2.3 Market rent valuations are used to determine the maximum permissible rent that can be charged by an approved participant for an NRAS dwelling. Market rent valuations must be lodged when a dwelling is allocated or first available for rent under the Scheme, whichever is the latter, and at the end of the fourth and seventh years of the 10 year incentive period.

2.4 Indexation is applied to market rent values in the years where approved participants are not required to submit independent market rent valuations. For dwellings other than those that have been provisionally allocated, the indexed market rent value has effect from the anniversary of the first available for rent date of the dwelling. From this date, the approved participant may adjust the rent charged in line with the indexed market rent value. For provisionally allocated dwellings, indexation applies from the anniversary of the first available for rent date for years two, three and four of the incentive period. After this period, the market rent valuation normalises to having effect from the anniversary of the date when the incentive period commenced.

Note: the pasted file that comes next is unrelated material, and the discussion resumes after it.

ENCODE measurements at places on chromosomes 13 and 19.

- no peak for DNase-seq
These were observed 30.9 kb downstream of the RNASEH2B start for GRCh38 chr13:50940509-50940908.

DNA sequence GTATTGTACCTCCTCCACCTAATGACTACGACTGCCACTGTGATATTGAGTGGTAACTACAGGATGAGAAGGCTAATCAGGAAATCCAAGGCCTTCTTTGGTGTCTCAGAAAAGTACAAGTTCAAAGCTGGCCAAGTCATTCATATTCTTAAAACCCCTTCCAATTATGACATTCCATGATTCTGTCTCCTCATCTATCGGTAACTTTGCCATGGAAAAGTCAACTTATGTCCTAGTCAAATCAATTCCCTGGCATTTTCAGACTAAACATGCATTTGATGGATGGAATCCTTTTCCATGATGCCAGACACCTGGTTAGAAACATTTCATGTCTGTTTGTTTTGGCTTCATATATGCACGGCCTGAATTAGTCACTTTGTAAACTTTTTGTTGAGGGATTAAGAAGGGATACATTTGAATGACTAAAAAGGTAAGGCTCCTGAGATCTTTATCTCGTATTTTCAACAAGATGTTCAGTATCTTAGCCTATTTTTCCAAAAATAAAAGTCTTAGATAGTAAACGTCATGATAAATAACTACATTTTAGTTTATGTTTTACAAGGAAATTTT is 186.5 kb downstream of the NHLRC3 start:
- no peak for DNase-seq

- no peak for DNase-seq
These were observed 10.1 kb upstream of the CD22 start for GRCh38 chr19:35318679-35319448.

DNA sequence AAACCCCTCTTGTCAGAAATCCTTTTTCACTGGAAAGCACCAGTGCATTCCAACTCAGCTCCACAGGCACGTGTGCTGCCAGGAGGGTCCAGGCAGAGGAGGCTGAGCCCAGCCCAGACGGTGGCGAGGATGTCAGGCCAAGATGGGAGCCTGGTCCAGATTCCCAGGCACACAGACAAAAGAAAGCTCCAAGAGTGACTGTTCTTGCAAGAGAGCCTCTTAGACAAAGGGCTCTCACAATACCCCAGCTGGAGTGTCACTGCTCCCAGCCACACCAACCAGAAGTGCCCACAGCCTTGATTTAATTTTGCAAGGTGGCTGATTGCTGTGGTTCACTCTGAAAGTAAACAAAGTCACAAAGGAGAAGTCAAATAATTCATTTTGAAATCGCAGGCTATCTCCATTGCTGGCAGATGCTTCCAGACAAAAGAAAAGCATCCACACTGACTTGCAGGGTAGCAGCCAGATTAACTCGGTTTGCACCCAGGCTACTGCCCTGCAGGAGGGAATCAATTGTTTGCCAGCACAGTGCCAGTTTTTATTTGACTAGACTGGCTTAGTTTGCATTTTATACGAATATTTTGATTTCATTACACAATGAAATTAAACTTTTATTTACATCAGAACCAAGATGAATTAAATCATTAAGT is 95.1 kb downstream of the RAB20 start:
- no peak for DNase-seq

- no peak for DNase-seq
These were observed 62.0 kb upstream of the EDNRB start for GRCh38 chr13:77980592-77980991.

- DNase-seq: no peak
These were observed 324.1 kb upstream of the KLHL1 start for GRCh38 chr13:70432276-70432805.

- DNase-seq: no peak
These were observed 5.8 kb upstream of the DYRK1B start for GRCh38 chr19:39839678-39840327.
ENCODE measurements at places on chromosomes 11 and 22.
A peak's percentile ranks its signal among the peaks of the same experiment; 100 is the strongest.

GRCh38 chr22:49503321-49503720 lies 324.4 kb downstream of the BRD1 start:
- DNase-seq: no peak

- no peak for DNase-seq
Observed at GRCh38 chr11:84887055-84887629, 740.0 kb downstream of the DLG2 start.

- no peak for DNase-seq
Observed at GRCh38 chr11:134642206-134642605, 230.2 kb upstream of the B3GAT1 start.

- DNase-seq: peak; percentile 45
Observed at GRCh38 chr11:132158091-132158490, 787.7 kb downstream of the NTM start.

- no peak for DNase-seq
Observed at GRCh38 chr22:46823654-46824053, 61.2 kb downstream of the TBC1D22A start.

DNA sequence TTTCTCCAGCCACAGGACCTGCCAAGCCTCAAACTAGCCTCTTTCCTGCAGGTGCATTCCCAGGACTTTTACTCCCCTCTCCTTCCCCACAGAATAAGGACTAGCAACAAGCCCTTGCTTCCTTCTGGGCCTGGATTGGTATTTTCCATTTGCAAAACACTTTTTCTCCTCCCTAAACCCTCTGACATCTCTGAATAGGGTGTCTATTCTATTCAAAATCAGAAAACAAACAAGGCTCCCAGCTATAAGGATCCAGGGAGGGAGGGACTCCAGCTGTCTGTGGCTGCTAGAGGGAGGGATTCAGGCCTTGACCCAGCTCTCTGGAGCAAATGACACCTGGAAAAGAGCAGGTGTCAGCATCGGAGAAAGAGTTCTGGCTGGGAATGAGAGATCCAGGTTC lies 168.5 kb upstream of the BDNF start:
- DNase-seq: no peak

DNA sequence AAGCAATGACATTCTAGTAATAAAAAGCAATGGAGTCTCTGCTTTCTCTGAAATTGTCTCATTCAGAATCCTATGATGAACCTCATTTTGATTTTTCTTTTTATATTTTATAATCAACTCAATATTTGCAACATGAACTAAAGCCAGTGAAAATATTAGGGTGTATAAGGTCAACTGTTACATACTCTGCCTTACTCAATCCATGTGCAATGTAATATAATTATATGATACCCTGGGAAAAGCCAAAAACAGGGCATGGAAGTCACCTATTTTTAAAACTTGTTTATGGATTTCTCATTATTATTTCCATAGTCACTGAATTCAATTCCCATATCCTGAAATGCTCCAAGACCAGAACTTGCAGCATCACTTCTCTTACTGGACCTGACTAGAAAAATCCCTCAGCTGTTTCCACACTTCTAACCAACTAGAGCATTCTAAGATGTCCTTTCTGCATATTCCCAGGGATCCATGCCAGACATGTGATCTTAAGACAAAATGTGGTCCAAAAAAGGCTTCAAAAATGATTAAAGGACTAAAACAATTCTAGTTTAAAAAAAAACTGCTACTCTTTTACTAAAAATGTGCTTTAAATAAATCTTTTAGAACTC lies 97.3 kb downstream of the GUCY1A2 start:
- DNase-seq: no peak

2.5 Where a market rent valuation is due, approved participants are required to lodge the valuations within 91 days of the prescribed date. In effect, this is a 182 day period, as lodgement can be prior to or after the prescribed date. Where an approved participant has lodged a market rent valuation after the end of the fourth and seventh years of the 10 year incentive period and the valuation has decreased, the maximum rent that can be charged will reduce. The date of effect for the reduced rent amount is the first day of the fifth or eighth years of the incentive period. This is despite the approved participant only being required to lodge a market rent valuation within 91 days of this date. If the rent charged during the intervening period has been in excess of the reduced rent amount, based on the new market rent valuation, then one of the conditions of allocation for the dwelling has not been met. Where a condition of allocation for a dwelling is not met the department applies a penalty; in this instance, a proportionally reduced incentive.